“Java DateFormat is not threadsafe” what does this leads to?

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Everybody cautions regarding Java DateFormat not being thread safe and I understand the concept theoretically.

But I’m not able to visualize what actual issues we can face due to this. Say, I’ve a DateFormat field in a class and the same is used in different methods in the class (formatting dates) in a multi-threaded environment.

Will this cause:

  • any exception like format exception
  • discrepancy in data
  • any other issue?

Also, please explain why.

Answer

Let’s try it out.

Here is a program in which multiple threads use a shared SimpleDateFormat.

Program:

public static void main(String[] args) throws Exception {

    final DateFormat format = new SimpleDateFormat("yyyyMMdd");

    Callable<Date> task = new Callable<Date>(){
        public Date call() throws Exception {
            return format.parse("20101022");
        }
    };

    //pool with 5 threads
    ExecutorService exec = Executors.newFixedThreadPool(5);
    List<Future<Date>> results = new ArrayList<Future<Date>>();

    //perform 10 date conversions
    for(int i = 0 ; i < 10 ; i++){
        results.add(exec.submit(task));
    }
    exec.shutdown();

    //look at the results
    for(Future<Date> result : results){
        System.out.println(result.get());
    }
}

Run this a few times and you will see:

Exceptions:

Here are a few examples:

1.

Caused by: java.lang.NumberFormatException: For input string: ""
    at java.lang.NumberFormatException.forInputString(NumberFormatException.java:48)
    at java.lang.Long.parseLong(Long.java:431)
    at java.lang.Long.parseLong(Long.java:468)
    at java.text.DigitList.getLong(DigitList.java:177)
    at java.text.DecimalFormat.parse(DecimalFormat.java:1298)
    at java.text.SimpleDateFormat.subParse(SimpleDateFormat.java:1589)

2.

Caused by: java.lang.NumberFormatException: For input string: ".10201E.102014E4"
    at sun.misc.FloatingDecimal.readJavaFormatString(FloatingDecimal.java:1224)
    at java.lang.Double.parseDouble(Double.java:510)
    at java.text.DigitList.getDouble(DigitList.java:151)
    at java.text.DecimalFormat.parse(DecimalFormat.java:1303)
    at java.text.SimpleDateFormat.subParse(SimpleDateFormat.java:1589)

3.

Caused by: java.lang.NumberFormatException: multiple points
    at sun.misc.FloatingDecimal.readJavaFormatString(FloatingDecimal.java:1084)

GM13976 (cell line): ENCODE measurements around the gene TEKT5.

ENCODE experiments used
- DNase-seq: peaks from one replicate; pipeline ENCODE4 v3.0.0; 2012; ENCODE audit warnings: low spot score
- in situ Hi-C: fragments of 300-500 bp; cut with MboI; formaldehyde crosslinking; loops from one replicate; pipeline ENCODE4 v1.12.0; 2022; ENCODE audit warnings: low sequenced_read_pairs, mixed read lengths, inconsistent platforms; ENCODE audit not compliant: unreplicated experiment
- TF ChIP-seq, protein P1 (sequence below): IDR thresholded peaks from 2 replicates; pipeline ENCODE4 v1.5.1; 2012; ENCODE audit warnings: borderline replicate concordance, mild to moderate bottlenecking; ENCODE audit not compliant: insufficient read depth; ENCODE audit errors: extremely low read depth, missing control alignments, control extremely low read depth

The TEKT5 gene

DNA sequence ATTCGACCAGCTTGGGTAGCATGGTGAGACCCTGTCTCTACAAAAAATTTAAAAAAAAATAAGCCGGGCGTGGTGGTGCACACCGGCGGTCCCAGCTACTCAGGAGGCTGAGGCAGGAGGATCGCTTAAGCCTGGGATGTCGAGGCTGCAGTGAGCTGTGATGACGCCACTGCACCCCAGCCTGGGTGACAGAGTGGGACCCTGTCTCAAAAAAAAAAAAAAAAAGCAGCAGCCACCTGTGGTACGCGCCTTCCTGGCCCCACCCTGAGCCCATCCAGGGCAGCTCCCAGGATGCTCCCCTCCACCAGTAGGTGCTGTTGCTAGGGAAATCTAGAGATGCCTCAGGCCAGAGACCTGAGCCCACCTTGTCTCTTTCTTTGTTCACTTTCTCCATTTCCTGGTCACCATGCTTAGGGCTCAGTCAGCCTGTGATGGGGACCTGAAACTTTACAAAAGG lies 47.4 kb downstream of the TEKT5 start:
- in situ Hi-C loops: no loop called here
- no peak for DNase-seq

at java.lang.Double.parseDouble(Double.java:510)
    at java.text.DigitList.getDouble(DigitList.java:151)
    at java.text.DecimalFormat.parse(DecimalFormat.java:1303)
    at java.text.SimpleDateFormat.subParse(SimpleDateFormat.java:1936)
    at java.text.SimpleDateFormat.parse(SimpleDateFormat.java:1312)

Incorrect Results:

Sat Oct 22 00:00:00 BST 2011
Thu Jan 22 00:00:00 GMT 1970
Fri Oct 22 00:00:00 BST 2010
Fri Oct 22 00:00:00 BST 2010
Fri Oct 22 00:00:00 BST 2010
Thu Oct 22 00:00:00 GMT 1970
Fri Oct 22 00:00:00 BST 2010
Fri Oct 22 00:00:00 BST 2010
Fri Oct 22 00:00:00 BST 2010
Fri Oct 22 00:00:00 BST 2010

Correct Results:

Fri Oct 22 00:00:00 BST 2010
Fri Oct 22 00:00:00 BST 2010
Fri Oct 22 00:00:00 BST 2010
Fri Oct 22 00:00:00 BST 2010
Fri Oct 22 00:00:00 BST 2010
Fri Oct 22 00:00:00 BST 2010
Fri Oct 22 00:00:00 BST 2010
Fri Oct 22 00:00:00 BST 2010
Fri Oct 22 00:00:00 BST 2010
Fri Oct 22 00:00:00 BST 2010

Another approach to safely use DateFormats in a multi-threaded environment is to use a ThreadLocal variable to hold the DateFormat object, which means that each thread will have its own copy and doesn’t need to wait for other threads to release it. This is how:

public class DateFormatTest {

  private static final ThreadLocal<DateFormat> df = new ThreadLocal<DateFormat>(){
    @Override
    protected DateFormat initialValue() {
        return new SimpleDateFormat("yyyyMMdd");
    }
  };

  public Date convert(String source) throws ParseException{
    Date d = df.get().parse(source);
    return d;
  }
}

Here is a good post with more details.



Source: stackoverflow